Also relating to our forebears, but with a completely different speech, there is the diptych of scents by Kentaro Yamada: The olfactory sculptures of the Neandertal perfume line (2015), composed by perfumers Chris Maurice (Light) and Euan McCall (Dark). Inspired by the history of Neandertals and the hypothesis that they can still be around today, these perfumes are based on the elements and materials found in sites inhabited by them. Seeing the Neandertals as sophisticated beings, Kentaro shows a duo of ceramic sculptures that emulate the spades of flint hand axes used by these ancestrals. The scents inside are different between them, but they share a mineral, incensey, spiritual quality.
After going back to the past, John Thomson and Alison Craighead propose a fast forward to the future and the possibility of an Apocalypse (2016). This piece is also a fragrance, but it is inspired by The Book of Revelation as it appears in the King James Bible first published in 1611. The artists commissioned perfumer Euan McCall to create a fragrance that would use the materials mentioned in the description of the final days. Apocalypse is sprayed on a blotter for visitors to smell, and in fact, it is animalic and smoky but not as scary as I expected. I would even wear it.
Here is a list the fragrant materials the text states that Apocalypse contains: "Thunder, blood, the rocks of the mountains incense; the smoke of the incense; earth; hail and fire; the sea; the creatures of the sea that have died; fountains of waters; wormwood; a rod of iron; the opened earth; a grievous sore; the blood of a dead man; every living soul (who has) died in the sea; plagues; a great river dried up; wine of her fornication: blood of the martyrs of Jesus; flesh burned with fire; (and) a lake which burneth with fire and brimstone."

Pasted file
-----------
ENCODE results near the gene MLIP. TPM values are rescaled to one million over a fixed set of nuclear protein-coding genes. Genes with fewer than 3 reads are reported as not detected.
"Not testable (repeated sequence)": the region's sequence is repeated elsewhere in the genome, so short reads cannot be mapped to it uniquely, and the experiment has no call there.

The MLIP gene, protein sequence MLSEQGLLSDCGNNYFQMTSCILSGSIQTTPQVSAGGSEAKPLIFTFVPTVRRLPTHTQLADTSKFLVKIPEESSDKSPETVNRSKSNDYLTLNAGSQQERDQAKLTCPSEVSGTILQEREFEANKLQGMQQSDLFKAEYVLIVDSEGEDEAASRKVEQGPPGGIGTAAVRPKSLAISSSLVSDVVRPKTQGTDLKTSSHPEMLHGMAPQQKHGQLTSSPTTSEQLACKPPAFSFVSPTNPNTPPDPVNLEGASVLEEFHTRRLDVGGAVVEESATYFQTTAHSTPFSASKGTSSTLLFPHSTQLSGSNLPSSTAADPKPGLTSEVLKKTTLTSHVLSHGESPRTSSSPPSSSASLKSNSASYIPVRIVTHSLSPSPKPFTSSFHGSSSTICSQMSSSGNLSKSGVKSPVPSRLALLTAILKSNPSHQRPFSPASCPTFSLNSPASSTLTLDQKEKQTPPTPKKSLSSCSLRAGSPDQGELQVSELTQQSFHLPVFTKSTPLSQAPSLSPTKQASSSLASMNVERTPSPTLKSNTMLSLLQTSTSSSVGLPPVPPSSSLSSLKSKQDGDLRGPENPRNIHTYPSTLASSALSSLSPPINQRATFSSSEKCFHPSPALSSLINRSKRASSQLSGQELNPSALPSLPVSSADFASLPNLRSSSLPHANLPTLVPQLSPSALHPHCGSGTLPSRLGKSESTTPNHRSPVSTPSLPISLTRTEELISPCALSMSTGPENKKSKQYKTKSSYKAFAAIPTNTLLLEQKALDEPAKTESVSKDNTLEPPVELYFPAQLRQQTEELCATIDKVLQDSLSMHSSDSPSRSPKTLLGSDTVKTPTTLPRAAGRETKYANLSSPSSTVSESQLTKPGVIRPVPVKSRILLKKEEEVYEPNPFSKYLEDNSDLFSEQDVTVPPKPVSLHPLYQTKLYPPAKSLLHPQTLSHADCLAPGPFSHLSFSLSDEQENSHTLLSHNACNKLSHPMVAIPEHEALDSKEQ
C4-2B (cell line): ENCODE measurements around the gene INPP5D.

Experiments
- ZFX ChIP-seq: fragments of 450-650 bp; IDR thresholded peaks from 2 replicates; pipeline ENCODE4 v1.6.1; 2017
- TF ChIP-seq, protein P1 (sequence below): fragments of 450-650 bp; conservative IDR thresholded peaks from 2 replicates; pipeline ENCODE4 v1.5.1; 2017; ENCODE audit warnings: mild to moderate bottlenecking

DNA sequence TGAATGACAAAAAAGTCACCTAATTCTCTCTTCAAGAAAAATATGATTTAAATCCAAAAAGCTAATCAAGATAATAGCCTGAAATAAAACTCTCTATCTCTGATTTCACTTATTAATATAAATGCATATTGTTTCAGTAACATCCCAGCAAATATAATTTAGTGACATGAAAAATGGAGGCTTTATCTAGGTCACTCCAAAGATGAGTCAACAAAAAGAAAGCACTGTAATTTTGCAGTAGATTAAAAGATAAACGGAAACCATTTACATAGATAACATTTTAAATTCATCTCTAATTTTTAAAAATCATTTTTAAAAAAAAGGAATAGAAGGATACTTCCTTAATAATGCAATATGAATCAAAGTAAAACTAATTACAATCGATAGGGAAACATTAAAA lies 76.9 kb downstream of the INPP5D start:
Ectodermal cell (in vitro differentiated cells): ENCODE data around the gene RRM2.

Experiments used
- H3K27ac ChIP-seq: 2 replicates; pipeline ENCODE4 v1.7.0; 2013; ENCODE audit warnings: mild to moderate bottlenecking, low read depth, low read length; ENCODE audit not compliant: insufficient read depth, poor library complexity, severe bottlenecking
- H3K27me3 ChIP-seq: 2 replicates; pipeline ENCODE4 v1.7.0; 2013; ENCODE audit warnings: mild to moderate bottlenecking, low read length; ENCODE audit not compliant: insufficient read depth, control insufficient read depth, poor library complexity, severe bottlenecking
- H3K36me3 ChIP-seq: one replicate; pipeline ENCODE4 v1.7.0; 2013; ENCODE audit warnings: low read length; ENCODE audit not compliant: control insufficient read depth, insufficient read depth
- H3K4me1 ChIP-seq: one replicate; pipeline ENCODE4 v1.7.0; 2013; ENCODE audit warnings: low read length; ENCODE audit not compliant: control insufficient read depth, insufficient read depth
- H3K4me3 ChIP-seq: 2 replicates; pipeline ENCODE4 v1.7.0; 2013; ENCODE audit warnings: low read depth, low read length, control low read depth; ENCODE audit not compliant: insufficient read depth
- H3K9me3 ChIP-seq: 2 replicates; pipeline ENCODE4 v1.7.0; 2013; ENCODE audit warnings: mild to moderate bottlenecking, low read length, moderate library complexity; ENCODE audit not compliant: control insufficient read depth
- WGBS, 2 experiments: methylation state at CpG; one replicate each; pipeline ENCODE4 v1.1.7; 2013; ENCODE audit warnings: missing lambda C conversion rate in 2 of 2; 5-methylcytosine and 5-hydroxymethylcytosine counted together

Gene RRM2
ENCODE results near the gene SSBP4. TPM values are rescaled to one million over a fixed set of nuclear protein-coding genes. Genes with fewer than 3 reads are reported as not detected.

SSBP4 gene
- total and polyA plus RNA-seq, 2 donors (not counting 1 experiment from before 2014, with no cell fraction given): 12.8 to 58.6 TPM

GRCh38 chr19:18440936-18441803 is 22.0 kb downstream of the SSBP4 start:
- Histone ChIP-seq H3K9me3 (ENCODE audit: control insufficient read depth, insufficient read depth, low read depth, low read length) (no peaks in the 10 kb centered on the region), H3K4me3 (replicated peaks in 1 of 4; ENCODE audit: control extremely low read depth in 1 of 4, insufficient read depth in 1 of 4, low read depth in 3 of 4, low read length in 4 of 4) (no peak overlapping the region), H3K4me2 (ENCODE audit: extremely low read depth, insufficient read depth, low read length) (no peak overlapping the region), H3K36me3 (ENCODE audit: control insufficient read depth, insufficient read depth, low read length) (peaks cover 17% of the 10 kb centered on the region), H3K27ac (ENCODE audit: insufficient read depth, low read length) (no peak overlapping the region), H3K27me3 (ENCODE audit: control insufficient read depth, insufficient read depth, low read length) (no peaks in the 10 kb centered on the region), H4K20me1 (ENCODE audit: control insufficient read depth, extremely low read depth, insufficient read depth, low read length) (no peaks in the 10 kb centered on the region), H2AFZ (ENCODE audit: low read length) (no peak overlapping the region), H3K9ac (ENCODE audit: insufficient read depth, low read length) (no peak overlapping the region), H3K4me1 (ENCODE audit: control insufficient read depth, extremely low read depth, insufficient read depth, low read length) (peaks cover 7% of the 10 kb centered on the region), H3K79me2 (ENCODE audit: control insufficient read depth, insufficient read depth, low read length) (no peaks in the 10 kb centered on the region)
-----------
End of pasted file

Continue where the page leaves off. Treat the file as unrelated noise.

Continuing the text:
Finally, there was a confusing work that looked interesting but smelled rather like a mainstream perfume. The concept of A Perfume (2017) by Fabio Lattanzi Antinori was based on a complicated correlation between financial data and scent. According to the room sheet, "On 6th May 2010, the largest flashcrash to date hit the US market, burning a trillion dollars in minutes. Housed under a glass dome, the scent is the result of applying data from the flashcrash to the gas chromatography process used extensively in forensic science to find criminal evidence. Here, the ethereal quality of the scent itself echoes the volatility of these financial anomalies." How these things are connected and what it does for the smell remains not easy to understand, however.
The Ryder is not an olfactory art gallery, and in fact this is the first time that this space has housed such an exhibition. So, if you are in London, do visit and let's hope they will show other projects in this field.
The Ryder Projects is located in 19A Herald Street, E2 6JT London. It is open Wednesday to Saturday from 12 to 6pm. Visit www.theryderprojects.com for more information. The Perfume Shop will be open until 26 January, 2019.
Miguel Matos joined Fragrantica in 2013 and edits the Portuguese Fragrantica.com.br. Miguel also writes for Beautyalmanac.com.